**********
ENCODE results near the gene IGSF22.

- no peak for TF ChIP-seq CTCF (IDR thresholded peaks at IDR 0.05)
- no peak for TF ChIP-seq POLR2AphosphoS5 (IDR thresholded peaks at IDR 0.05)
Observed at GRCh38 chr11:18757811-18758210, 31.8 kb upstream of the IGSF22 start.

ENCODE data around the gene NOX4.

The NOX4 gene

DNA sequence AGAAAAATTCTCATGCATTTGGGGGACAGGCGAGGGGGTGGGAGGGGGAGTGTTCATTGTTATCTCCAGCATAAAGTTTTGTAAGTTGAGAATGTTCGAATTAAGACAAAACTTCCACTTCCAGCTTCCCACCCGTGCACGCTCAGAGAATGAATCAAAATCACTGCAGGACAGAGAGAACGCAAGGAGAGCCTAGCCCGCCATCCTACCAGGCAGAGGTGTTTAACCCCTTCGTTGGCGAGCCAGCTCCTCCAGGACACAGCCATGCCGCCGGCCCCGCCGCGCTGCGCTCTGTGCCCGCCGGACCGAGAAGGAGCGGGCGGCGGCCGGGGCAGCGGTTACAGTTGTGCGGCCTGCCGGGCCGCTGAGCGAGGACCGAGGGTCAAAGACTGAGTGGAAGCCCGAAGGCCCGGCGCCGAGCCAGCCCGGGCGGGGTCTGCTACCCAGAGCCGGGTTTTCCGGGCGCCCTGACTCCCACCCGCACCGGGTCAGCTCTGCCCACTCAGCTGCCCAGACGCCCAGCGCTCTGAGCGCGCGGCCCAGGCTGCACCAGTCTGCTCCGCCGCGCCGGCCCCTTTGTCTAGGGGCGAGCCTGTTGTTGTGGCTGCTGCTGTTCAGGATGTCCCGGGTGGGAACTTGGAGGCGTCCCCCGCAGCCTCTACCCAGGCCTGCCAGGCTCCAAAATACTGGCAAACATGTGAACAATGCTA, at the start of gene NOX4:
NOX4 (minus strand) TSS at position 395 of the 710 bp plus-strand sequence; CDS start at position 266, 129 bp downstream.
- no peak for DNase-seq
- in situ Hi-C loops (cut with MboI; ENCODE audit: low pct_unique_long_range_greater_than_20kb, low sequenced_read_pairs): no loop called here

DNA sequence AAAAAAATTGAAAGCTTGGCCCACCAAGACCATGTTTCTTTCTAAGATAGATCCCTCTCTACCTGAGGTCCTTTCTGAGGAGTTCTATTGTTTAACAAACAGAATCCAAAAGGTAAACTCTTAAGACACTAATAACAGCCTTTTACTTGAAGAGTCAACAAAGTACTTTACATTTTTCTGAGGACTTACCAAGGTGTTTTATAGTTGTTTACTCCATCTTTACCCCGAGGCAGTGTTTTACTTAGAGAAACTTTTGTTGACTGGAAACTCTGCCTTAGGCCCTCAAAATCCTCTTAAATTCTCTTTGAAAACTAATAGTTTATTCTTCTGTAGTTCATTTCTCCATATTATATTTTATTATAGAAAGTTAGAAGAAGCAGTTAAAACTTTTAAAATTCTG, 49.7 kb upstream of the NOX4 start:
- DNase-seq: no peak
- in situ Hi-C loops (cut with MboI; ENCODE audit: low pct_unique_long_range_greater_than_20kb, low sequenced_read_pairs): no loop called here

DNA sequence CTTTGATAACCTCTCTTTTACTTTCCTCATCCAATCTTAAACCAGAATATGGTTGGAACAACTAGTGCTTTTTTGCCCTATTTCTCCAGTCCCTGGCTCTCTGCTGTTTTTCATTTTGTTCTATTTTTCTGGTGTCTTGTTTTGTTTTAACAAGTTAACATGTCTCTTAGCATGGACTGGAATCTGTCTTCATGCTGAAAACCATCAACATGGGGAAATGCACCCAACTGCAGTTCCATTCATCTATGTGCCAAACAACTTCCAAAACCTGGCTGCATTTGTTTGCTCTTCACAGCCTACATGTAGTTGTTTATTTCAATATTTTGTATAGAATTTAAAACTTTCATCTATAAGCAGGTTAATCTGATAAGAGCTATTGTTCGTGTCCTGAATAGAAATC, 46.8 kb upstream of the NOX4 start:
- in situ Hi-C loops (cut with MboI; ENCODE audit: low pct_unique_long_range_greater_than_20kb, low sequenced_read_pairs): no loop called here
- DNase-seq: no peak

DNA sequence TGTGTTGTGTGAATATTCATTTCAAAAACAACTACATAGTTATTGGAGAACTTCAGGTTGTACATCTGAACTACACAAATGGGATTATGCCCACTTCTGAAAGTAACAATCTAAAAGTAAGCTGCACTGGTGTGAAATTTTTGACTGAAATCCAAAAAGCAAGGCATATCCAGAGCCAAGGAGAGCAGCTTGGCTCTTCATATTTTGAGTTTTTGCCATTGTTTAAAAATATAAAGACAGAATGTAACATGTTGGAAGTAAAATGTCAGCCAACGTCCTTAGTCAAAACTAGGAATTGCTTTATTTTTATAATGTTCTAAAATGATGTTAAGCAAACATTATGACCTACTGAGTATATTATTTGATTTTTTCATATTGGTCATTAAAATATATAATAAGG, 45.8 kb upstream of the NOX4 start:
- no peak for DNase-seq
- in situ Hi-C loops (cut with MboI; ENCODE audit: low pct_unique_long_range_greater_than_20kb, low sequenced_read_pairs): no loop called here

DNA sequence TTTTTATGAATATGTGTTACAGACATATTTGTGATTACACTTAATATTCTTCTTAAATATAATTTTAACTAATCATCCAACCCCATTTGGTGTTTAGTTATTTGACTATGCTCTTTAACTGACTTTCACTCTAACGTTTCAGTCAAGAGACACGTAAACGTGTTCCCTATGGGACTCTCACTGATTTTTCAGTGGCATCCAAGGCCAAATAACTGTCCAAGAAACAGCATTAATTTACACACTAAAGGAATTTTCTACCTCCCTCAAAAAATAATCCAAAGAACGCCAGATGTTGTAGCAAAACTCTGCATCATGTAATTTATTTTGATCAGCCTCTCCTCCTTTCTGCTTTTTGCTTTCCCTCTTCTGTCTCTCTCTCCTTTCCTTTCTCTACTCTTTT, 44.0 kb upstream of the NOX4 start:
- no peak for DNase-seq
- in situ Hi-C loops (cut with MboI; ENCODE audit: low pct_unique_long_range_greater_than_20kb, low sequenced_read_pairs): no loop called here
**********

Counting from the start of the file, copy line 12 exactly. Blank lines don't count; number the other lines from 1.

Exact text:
- DNase-seq: no peak